More than a billion adults around the world are at risk of serious disease through lack of exercise, according to research by the World Health Organisation.
Investigators found that in 2016 more than a quarter of the global population - 1.4 billion people - were insufficiently active.
The data, which is published in the Lancet Global Health journal, warns very little progress has been made in reducing levels of inactivity worldwide.
The research estimates that more than a quarter of people worldwide are not doing enough physical exercise.
In Ireland, almost four out of 10 women are not active enough, while the same is true for three in 10 men.
That is roughly similiar to other high-income countries where the proportion of inactive people had risen from 32% in 2001 to 37% in 2016, while in low-income countries it had remained stable at 16%.
Those who were classed as inactive did less than 150 minutes of moderate exercise, or 75 minutes at a vigorous intensity, a week.
Countries driving the upwards trend included Germany, New Zealand and the US.
Countries with the worst physical activity record included Kuwait, American Samoa, a US territory in the South Pacific, Saudi Arabia and Iraq. In each of these countries, more than half the adult population was insufficiently active.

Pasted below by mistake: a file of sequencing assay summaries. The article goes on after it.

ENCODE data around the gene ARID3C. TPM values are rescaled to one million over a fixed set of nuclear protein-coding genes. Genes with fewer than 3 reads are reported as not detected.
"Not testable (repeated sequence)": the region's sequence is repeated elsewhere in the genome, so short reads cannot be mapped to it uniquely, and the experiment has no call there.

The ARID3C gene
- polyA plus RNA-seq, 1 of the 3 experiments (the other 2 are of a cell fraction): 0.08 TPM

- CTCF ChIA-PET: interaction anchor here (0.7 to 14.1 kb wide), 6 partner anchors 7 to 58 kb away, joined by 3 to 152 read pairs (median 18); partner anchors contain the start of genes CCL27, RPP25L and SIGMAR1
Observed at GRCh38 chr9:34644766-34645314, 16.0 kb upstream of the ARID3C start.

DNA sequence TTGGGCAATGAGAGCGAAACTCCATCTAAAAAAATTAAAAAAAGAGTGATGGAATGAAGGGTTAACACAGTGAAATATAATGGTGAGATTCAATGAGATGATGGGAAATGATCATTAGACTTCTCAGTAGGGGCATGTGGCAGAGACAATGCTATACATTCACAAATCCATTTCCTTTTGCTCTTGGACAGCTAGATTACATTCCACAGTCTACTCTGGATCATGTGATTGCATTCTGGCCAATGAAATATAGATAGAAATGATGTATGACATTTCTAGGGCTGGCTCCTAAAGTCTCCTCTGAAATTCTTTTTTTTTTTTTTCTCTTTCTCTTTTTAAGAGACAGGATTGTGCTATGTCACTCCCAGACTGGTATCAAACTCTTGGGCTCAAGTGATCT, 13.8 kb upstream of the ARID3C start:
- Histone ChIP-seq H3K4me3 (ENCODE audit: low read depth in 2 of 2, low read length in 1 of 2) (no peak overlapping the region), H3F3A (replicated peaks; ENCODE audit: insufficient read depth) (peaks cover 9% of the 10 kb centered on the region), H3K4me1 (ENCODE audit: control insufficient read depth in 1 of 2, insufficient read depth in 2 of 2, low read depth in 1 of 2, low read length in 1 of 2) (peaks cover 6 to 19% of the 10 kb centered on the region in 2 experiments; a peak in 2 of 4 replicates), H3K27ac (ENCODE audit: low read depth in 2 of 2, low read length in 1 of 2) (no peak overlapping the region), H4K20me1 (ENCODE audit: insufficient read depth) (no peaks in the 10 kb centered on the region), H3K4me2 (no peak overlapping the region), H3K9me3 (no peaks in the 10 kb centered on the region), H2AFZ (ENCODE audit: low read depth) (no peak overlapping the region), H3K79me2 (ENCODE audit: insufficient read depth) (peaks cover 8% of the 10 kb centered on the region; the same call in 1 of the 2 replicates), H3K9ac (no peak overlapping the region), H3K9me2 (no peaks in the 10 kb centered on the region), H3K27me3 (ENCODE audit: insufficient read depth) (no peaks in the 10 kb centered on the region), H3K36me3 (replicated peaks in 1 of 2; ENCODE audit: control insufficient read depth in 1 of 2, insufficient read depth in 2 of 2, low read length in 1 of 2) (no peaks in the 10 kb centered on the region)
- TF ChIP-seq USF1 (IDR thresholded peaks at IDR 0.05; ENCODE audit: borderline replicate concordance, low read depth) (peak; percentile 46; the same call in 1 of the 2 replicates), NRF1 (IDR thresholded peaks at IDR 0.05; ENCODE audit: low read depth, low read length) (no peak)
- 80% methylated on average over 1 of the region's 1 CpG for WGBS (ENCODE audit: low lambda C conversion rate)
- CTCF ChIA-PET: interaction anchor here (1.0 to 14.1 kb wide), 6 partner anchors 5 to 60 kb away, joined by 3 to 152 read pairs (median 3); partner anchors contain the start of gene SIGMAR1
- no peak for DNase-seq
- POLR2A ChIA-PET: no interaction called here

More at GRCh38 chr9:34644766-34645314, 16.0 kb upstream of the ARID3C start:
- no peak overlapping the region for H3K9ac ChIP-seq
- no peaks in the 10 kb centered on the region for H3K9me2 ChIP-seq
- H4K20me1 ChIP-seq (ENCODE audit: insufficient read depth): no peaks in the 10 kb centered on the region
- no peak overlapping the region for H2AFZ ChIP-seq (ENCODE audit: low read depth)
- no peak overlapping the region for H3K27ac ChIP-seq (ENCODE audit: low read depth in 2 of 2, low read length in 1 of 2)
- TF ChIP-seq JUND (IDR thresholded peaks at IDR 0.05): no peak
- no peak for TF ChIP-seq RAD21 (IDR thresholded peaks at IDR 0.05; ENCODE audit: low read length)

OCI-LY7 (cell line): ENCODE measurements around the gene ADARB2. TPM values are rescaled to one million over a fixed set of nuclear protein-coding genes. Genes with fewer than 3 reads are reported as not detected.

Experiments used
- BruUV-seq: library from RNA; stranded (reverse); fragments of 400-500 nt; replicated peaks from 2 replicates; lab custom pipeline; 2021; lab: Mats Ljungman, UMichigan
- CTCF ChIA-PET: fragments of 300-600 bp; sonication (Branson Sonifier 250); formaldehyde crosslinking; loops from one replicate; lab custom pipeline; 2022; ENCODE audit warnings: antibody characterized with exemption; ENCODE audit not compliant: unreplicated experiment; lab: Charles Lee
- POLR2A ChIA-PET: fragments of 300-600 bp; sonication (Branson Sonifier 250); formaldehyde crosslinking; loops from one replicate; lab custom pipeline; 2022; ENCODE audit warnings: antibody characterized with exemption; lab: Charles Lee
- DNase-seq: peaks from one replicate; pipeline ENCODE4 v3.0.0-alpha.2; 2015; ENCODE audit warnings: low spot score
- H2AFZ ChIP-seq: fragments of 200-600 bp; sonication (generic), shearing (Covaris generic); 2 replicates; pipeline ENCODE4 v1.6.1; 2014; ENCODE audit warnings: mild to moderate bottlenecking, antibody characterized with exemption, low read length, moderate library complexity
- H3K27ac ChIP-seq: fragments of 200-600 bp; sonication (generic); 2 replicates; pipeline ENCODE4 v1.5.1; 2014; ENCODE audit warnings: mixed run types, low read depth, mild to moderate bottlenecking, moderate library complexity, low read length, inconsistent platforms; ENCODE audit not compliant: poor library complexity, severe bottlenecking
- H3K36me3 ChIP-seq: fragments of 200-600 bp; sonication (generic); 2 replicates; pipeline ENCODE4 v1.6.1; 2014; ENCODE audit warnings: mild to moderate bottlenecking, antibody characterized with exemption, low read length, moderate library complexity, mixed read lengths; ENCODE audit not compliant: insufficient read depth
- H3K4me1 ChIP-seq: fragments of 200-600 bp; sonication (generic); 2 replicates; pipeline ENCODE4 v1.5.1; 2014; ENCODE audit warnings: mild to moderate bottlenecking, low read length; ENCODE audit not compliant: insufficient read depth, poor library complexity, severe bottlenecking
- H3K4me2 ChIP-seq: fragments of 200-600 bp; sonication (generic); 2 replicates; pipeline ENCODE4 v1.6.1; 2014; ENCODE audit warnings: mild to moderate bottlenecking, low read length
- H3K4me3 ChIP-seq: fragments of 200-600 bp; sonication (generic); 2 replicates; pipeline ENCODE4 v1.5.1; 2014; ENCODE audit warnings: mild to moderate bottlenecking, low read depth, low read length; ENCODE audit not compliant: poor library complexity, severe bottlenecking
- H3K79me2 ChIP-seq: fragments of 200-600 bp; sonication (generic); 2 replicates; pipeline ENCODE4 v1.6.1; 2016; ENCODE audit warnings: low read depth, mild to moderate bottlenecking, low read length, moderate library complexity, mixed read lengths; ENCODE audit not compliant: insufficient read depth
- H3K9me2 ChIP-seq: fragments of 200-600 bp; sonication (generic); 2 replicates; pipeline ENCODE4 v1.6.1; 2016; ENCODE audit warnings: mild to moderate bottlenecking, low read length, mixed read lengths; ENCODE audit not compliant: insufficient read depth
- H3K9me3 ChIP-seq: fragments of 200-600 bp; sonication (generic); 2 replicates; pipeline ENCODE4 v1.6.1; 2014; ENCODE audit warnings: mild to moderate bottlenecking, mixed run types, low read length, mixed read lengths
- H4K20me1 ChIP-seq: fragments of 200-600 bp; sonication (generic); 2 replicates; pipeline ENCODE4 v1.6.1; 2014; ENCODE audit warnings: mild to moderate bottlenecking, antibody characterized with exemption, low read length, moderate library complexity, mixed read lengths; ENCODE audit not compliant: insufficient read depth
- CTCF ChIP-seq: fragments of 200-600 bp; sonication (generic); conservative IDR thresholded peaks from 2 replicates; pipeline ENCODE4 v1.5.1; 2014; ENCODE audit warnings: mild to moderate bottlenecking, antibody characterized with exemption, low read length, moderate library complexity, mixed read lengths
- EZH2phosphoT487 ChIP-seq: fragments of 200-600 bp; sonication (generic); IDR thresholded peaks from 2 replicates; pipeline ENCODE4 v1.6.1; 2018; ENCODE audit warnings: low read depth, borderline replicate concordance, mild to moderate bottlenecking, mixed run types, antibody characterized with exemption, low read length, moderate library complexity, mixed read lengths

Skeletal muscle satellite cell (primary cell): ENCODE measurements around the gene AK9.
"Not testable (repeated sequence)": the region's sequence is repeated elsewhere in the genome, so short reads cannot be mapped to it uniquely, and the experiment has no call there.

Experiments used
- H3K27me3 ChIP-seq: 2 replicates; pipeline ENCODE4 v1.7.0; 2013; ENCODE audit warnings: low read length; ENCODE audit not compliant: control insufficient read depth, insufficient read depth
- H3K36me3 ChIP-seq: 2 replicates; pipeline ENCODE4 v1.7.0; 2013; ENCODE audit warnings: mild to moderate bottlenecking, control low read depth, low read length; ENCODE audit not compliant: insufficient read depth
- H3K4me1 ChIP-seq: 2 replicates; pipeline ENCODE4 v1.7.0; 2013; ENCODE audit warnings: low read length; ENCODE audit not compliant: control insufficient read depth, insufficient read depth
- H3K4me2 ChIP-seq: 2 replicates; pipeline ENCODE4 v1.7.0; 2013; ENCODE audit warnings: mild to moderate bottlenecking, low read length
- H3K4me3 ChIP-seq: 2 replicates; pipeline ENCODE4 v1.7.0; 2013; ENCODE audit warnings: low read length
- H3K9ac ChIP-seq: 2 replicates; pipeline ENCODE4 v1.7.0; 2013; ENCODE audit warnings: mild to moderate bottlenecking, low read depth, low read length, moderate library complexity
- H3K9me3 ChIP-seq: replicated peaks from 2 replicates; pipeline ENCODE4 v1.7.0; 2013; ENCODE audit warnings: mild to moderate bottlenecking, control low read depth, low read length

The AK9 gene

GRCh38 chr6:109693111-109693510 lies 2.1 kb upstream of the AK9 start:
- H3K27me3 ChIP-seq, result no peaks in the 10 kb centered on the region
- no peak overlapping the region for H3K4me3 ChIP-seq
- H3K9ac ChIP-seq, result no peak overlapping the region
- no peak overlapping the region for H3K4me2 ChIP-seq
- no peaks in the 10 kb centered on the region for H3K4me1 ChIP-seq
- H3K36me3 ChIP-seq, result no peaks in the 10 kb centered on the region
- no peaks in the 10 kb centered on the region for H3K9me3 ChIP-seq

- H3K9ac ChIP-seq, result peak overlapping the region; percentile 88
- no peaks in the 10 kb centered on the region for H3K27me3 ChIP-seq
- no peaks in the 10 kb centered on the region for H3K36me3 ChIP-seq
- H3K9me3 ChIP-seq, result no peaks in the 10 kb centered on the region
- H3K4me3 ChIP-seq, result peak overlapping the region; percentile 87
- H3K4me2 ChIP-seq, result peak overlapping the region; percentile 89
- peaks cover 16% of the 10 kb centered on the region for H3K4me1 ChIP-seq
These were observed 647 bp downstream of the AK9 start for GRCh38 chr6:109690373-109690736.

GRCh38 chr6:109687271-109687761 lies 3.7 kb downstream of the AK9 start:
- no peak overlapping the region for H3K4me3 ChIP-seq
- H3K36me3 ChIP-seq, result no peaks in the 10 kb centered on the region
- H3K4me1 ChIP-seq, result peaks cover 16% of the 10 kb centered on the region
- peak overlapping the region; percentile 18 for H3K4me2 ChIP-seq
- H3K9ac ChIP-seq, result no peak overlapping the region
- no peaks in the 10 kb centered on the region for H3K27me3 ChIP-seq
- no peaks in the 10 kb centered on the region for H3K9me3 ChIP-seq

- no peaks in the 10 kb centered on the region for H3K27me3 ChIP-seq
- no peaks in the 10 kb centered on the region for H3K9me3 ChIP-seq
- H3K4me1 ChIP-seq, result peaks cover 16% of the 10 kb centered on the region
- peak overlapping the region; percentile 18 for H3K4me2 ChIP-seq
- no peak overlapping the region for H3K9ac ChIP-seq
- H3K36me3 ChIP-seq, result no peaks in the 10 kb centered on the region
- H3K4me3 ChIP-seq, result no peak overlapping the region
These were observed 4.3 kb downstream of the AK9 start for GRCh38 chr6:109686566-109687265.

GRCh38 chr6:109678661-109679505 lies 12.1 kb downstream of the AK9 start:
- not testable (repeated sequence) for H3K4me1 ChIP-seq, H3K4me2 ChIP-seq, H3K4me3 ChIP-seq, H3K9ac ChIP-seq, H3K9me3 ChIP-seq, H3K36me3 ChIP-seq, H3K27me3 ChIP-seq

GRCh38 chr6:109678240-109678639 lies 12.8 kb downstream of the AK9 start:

The Lancet says the health benefits of physical activity are well established and include a lower risk of heart disease and cancer.
It is warning that policies to increase activity need to be prioritised and scaled up urgently.
The research conducted by the World Health Organisation shows there was little progress in improving physical activity levels between 2001 and 2016.
If current trends continue, the global target of reducing sedentary lifestyle by 10% by 2025 will not be met, said the scientists.
Study leader Dr Regina Guthold, from the WHO in Switzerland, said: "Unlike other major global health risks, levels of insufficient physical activity are not falling worldwide, on average, and over a quarter of all adults are not reaching the recommended levels of physical activity for good health."
The study was based on self-reported activity levels both at work and at home and during travel and leisure time.
Researchers analysed information from 1.9 million men and women who participated in 358 population surveys.